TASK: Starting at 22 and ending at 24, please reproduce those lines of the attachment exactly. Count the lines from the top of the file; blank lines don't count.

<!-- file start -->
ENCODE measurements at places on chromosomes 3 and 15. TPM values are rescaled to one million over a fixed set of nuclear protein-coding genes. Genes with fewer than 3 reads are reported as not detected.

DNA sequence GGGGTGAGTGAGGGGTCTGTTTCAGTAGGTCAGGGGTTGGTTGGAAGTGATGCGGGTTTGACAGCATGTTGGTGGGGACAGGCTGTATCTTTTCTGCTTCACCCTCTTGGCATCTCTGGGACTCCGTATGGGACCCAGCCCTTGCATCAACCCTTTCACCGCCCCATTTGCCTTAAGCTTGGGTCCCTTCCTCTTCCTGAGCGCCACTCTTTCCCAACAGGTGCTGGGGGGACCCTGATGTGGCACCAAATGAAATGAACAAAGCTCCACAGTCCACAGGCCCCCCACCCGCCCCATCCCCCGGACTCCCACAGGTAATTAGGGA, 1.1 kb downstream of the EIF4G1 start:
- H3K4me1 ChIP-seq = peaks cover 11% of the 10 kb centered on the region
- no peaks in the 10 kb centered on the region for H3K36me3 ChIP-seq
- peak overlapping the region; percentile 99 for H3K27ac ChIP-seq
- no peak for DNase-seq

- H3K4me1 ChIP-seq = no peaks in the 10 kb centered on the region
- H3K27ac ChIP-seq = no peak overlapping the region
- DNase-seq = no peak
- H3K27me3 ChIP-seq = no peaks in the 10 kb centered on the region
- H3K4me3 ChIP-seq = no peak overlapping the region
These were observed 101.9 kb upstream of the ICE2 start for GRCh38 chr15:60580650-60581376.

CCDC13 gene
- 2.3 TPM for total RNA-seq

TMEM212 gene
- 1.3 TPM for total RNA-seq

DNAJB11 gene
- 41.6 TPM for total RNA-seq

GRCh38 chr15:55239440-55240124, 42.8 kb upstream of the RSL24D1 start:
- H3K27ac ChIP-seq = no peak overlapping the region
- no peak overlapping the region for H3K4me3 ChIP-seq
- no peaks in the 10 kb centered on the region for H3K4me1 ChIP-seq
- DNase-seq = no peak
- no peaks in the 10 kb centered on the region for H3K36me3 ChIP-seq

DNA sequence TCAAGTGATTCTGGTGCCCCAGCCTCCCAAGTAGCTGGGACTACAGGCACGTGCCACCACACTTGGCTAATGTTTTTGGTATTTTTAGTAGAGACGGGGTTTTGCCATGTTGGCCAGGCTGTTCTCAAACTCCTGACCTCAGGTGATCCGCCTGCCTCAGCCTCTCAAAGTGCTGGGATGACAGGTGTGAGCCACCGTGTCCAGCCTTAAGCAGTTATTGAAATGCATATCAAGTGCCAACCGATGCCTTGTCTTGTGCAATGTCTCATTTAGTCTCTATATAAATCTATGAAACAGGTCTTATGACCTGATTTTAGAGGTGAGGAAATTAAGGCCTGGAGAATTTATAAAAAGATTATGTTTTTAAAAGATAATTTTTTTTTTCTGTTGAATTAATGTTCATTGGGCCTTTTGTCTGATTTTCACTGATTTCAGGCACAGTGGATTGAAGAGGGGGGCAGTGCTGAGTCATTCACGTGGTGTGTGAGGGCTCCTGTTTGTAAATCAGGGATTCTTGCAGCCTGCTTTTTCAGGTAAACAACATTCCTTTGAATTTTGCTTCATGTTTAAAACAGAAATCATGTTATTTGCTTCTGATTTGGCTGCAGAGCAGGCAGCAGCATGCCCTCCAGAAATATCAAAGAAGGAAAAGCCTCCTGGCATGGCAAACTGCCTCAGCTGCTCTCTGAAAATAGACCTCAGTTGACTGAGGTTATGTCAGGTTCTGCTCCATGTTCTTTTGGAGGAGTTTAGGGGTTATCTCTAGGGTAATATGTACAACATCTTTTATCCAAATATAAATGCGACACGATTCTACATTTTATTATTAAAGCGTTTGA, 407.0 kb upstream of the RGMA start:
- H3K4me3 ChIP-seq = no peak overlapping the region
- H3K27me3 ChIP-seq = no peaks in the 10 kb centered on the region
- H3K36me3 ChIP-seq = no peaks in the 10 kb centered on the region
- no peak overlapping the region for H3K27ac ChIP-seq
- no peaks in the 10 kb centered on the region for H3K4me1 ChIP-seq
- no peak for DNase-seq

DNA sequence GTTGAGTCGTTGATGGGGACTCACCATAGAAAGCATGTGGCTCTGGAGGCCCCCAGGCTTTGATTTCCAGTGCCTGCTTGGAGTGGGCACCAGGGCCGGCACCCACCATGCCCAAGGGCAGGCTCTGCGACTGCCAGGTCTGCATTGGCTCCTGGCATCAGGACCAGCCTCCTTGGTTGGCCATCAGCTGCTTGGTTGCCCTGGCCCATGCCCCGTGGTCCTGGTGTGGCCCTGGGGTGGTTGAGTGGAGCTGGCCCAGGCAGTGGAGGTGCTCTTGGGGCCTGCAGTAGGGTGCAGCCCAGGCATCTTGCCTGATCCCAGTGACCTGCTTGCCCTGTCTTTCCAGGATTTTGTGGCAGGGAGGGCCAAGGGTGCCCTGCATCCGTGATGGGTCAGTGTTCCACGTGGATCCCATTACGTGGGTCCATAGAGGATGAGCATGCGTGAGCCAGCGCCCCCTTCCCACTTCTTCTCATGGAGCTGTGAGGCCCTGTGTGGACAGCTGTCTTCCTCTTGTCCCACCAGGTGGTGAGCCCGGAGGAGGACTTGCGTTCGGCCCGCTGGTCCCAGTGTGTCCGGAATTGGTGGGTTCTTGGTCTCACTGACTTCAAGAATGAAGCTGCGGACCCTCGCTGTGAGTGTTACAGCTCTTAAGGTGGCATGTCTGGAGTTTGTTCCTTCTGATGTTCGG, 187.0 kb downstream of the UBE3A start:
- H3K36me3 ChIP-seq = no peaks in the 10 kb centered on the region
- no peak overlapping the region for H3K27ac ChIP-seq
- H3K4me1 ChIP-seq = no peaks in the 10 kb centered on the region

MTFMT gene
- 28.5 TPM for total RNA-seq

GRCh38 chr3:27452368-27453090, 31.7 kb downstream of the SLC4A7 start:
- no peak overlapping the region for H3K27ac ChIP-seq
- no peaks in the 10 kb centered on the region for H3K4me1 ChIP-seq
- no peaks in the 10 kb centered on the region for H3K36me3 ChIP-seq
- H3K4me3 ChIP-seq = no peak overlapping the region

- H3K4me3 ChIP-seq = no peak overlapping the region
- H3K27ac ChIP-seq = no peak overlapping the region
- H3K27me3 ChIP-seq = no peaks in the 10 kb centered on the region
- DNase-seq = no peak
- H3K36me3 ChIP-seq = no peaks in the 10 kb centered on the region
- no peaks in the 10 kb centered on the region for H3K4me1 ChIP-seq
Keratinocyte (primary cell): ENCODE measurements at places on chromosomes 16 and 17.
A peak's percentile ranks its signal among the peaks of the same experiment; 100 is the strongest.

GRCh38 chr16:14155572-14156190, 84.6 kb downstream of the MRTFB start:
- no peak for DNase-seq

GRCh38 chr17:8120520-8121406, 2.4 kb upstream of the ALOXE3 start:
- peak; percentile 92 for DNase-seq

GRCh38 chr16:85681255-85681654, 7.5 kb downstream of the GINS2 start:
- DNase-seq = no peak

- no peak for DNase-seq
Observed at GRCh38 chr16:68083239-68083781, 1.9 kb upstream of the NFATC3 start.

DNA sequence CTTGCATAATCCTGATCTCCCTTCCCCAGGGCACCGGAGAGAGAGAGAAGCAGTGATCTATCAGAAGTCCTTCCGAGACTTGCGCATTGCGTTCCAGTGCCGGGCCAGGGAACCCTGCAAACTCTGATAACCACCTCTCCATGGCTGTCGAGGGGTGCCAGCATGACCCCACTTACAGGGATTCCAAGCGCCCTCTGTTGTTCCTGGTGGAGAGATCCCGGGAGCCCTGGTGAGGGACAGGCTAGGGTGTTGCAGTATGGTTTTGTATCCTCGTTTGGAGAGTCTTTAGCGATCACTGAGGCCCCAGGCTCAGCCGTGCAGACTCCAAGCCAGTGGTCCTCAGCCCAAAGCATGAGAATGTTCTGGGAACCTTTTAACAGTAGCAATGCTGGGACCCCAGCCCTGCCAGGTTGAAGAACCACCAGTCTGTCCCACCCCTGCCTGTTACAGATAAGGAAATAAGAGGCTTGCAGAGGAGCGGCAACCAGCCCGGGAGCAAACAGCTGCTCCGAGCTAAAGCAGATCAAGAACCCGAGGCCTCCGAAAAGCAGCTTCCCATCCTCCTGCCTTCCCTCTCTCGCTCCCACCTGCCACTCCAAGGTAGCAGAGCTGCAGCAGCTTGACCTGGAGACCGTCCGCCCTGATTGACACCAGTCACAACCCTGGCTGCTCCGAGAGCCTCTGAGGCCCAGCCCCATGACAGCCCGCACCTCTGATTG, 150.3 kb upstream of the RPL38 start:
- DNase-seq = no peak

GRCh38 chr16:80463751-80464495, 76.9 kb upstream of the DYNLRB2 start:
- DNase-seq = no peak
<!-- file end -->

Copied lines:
- no peaks in the 10 kb centered on the region for H3K4me1 ChIP-seq
- DNase-seq = no peak
- no peaks in the 10 kb centered on the region for H3K36me3 ChIP-seq